Blog Post B – Reflection & System Design

Our design for the caddie liner in Assessment A aimed to employ the different skill sets of each group member in order to create a comprehensive design. With creation of a poster, video and the caddie design itself, we aimed to reach a broad audience. Utilising our group charter, which highlights the strengths and weaknesses of each member, we were able to combine skills to foster a comprehensive design skills. Room for improvement lies in team communication and organisation and these aspects are being addressed for emphasis within the group charter.

Different design disciplines each offer insights that help to create a comprehensive solution to complex problems such as organic waste management. As discussed by Ulrich, “critical employment of boundary judgements, a concept that has already proven both its critical significance and heuristic power,” (Ulrich, 2000) otherwise known as CHS, is a method of filtering focus. Just as the questions of the CHS direct our focus to specific aspects of a complex problem, I believe the background of each designer does the same. For example, Visual Communications students will see solutions to organic waste management through the filter of graphic design, perhaps responding with branding and marketing strategies to change public attitude. In contrast, Product Design students may see solutions through implementation of newly developed objects to encourage involvement in beneficial practices. As each designer sees problems and solutions through their own specific ‘lens’ (influenced by personal experience, their discipline and various other factors,) combining insights is highly beneficial in creating a comprehensive understanding of issues as complex as waste management as well as potential solutions. Another aspect to this is the ability of designers to critically analyse each other’s work in ways that non-designers may not be able to. Ulrich also discusses issues with personal bias and inability for designers to critique their own work accurately, which can be remedied with a multi-disciplinary approach.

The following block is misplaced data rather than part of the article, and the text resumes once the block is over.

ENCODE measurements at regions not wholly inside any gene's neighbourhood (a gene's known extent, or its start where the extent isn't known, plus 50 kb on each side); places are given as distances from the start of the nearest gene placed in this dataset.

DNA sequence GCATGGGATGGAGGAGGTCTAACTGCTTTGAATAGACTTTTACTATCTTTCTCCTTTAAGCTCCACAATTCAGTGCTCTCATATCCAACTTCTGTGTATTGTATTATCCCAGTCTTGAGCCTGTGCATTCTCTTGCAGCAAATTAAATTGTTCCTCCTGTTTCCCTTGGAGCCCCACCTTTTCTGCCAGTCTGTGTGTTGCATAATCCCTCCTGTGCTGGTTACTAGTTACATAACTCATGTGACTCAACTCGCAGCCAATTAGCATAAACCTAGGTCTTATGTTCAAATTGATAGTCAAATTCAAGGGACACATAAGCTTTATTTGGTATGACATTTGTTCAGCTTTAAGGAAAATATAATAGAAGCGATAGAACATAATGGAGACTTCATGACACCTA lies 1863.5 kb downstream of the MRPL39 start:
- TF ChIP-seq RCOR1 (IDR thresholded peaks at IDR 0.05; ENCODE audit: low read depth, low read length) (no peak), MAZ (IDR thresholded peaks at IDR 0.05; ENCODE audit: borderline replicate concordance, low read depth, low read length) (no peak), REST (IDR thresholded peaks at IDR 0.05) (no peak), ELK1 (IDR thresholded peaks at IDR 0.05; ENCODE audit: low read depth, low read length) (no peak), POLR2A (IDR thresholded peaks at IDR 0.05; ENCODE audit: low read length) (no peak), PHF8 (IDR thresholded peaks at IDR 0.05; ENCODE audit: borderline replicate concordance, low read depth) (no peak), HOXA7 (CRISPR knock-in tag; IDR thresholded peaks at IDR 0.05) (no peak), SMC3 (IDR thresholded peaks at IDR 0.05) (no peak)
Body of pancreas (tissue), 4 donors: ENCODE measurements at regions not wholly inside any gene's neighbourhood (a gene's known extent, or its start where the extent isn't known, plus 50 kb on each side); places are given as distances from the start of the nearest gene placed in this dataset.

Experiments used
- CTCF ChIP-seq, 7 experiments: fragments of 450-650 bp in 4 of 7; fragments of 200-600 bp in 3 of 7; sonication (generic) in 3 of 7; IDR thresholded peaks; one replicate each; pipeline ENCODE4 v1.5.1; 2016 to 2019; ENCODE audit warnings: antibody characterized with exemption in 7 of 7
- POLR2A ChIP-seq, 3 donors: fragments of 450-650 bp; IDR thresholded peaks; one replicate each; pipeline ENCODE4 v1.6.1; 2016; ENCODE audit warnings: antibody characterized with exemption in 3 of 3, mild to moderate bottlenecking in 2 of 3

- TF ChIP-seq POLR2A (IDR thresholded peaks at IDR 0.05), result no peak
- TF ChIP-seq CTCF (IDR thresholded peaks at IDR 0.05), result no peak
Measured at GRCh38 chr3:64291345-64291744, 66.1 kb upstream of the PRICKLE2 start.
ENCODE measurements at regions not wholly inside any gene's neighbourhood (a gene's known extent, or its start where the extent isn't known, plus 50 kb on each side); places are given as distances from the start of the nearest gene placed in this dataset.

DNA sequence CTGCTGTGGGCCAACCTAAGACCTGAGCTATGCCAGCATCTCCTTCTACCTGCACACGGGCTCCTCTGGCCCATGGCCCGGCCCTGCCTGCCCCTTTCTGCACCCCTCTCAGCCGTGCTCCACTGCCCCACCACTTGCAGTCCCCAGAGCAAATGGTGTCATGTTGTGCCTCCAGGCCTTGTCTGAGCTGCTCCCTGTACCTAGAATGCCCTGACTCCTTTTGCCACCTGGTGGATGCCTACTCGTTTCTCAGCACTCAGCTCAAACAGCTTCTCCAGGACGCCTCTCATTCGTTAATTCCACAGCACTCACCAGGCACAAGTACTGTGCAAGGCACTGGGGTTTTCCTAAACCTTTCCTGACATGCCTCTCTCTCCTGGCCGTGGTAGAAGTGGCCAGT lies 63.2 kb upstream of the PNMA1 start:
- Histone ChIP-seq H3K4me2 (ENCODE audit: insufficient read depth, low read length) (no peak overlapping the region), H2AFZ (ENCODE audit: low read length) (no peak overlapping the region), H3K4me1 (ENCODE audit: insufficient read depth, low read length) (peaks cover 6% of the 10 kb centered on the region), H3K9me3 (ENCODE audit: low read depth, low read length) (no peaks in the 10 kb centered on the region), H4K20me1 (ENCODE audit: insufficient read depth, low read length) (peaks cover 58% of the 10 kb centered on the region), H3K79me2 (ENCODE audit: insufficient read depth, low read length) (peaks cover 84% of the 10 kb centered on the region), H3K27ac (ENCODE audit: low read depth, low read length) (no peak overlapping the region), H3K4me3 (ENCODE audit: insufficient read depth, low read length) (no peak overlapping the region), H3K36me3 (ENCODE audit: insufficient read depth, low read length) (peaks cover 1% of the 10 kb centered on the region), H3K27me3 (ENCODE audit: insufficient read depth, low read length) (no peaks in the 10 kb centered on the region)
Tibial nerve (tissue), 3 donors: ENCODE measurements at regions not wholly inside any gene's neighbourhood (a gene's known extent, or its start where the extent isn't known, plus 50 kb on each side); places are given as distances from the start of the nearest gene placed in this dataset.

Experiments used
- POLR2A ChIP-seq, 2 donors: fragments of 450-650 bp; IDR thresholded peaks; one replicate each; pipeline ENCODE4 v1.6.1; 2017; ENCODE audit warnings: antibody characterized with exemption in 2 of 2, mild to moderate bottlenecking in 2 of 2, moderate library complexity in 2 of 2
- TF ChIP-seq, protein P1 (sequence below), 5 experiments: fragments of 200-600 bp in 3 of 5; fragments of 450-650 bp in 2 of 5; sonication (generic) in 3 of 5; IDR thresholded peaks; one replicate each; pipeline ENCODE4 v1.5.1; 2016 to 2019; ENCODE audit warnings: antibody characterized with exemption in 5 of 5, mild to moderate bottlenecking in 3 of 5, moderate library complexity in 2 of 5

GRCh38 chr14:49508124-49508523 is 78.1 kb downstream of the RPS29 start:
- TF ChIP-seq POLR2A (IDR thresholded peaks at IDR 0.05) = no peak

Design thinking should be considered integral to problem solving within complex systems. IDEO’s website states “attempting to solve wicked problems, creative thinkers must design systems that influence people’s behaviour on a mass scale. Every ecosystem is comprised of both micro and macro elements, and when any element gets out of whack, the rest of the system suffers.” (IDEO, 2017) With reference to our subject, the caddy liner can be seen as a micro element, whilst an example of a macro element might be the lack of understanding around organic waste disposal. “Designing Systems at Scale” by Fred Dust and Ilya Prokopoff mentions the interaction between “Mission Pie,” a cafe in San Francisco and “Pie Ranch,” a local acreage. Pie Ranch supplies the cafe with its produce while encouraging workers to sample goods and participate in cultivation. This connection emphasises the importance of the individual, reinforcing their impact and giving them a feeling of worth and power within the larger system.

Screen Shot 2017-05-10 at 12.53.08 amScreen Shot 2017-05-10 at 12.53.16 amScreen Shot 2017-05-10 at 12.53.04 am